III-V and III-N devices on Si target 100GHz front-end modules

January 10, 2020 //By Julien Happich
front-end modules
Researchers at Imec have demonstrated what they believe to be the first functional GaAs-based heterojunction bipolar transistor (HBT) devices on 300mm Si, and CMOS-compatible GaN-based devices on 200mm Si for mm-wave applications, showing cut off frequencies in the 40/50GHz region.

In wireless communication, with 5G as the next generation, there is a push towards higher operating frequencies, moving from the congested sub-6GHz bands towards mm-wave bands (and beyond). The introduction of these mm-wave bands has a significant impact on the overall 5G network infrastructure and the mobile devices. For mobile services and Fixed Wireless Access (FWA), this translates into increasingly complex front-end modules that send the signal to and from the antenna. To be able to operate at mm-wave frequencies, the RF front-end modules will have to combine high speed (enabling datarates of 10Gbps and beyond) with high output power. In addition, their implementation in mobile handsets puts high demands on their form factor and power efficiency.
Beyond 5G, these requirements can no longer be achieved with today’s most advanced RF front-end modules that typically rely on a variety of different technologies amongst others GaAs-based HBTs for the power amplifiers – grown on small and expensive GaAs substrates.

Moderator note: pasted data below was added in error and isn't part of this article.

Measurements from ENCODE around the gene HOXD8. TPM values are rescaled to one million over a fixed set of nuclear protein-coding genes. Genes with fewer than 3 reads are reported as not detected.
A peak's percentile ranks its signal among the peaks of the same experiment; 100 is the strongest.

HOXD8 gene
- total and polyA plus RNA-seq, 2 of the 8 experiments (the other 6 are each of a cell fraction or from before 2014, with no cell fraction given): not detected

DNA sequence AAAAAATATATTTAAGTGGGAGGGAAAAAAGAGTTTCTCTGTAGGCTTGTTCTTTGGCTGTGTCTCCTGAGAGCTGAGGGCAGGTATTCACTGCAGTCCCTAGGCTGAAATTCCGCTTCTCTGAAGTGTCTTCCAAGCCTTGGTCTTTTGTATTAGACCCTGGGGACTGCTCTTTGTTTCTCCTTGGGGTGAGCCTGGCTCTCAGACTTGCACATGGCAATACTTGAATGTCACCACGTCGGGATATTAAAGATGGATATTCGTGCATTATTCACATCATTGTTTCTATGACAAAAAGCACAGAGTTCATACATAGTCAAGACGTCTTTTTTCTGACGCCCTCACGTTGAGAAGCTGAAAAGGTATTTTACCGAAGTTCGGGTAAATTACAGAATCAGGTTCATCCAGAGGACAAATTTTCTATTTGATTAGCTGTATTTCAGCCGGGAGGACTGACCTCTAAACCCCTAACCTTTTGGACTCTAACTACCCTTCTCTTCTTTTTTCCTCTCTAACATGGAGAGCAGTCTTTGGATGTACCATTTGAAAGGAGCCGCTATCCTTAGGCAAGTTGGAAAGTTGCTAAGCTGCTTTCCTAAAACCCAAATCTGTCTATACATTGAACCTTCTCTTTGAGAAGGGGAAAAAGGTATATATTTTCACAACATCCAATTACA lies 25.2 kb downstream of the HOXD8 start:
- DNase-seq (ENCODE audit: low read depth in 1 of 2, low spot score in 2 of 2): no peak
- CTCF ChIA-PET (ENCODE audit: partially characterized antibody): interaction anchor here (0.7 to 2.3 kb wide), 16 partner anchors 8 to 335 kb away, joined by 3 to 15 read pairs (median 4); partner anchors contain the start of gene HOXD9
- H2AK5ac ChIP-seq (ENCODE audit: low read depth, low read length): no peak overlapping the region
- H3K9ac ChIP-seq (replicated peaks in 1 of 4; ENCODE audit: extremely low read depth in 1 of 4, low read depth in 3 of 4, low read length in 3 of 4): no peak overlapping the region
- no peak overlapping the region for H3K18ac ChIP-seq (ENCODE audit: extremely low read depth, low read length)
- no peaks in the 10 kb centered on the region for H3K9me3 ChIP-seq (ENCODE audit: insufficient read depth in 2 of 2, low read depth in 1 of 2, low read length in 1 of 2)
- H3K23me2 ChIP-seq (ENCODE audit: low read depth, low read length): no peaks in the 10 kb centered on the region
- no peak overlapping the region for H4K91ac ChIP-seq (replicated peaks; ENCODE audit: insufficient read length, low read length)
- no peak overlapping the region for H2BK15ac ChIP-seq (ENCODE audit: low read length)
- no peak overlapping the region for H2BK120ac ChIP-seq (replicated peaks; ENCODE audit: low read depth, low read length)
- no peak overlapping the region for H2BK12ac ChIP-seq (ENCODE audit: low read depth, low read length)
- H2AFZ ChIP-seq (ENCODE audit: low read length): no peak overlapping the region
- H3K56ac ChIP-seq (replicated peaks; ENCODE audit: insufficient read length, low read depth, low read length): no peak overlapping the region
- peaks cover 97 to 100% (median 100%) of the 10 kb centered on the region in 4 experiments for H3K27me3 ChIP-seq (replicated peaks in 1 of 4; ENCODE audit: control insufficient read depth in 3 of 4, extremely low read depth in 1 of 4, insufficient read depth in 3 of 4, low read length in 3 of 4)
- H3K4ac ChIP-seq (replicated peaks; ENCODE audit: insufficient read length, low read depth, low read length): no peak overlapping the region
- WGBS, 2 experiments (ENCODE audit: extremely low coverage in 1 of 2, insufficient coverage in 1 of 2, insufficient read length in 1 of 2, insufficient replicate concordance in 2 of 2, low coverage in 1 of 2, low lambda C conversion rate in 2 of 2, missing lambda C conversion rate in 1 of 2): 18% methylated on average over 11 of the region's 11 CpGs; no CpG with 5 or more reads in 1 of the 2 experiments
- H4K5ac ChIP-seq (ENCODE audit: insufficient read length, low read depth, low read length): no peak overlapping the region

The NRE approach for hybrid III-V/CMOS integration on 300mm Si: (a) nano-trench formation; defects are trapped in the narrow trench region; (b) HBT stack growth using NRE and (c) different layout options for HBT device integration.

“To enable the next-generation RF front-end modules beyond 5G, imec explores CMOS-compatible III-V-on-Si technology”, explains Nadine Collaert, program director at imec. “Imec is looking into co-integration of front-end components (such as power amplifiers and switches) with other CMOS-based circuits (such as control circuitry or transceiver technology), to reduce cost and form factor, and enabling new hybrid circuit topologies to address performance and efficiency.

Imec is exploring two different routes: one is Indium Phosphide (InP) on Si, targeting mm-wave and frequencies above 100GHz (future 6G applications) and the other is GaN-based devices on Si, targeting (in a first phase) the lower mm-wave bands and addressing applications in need of high power densities. For both routes, the researchers have now obtained first functional devices with promising performance characteristics while identifying ways to further enhance their operating frequencies.

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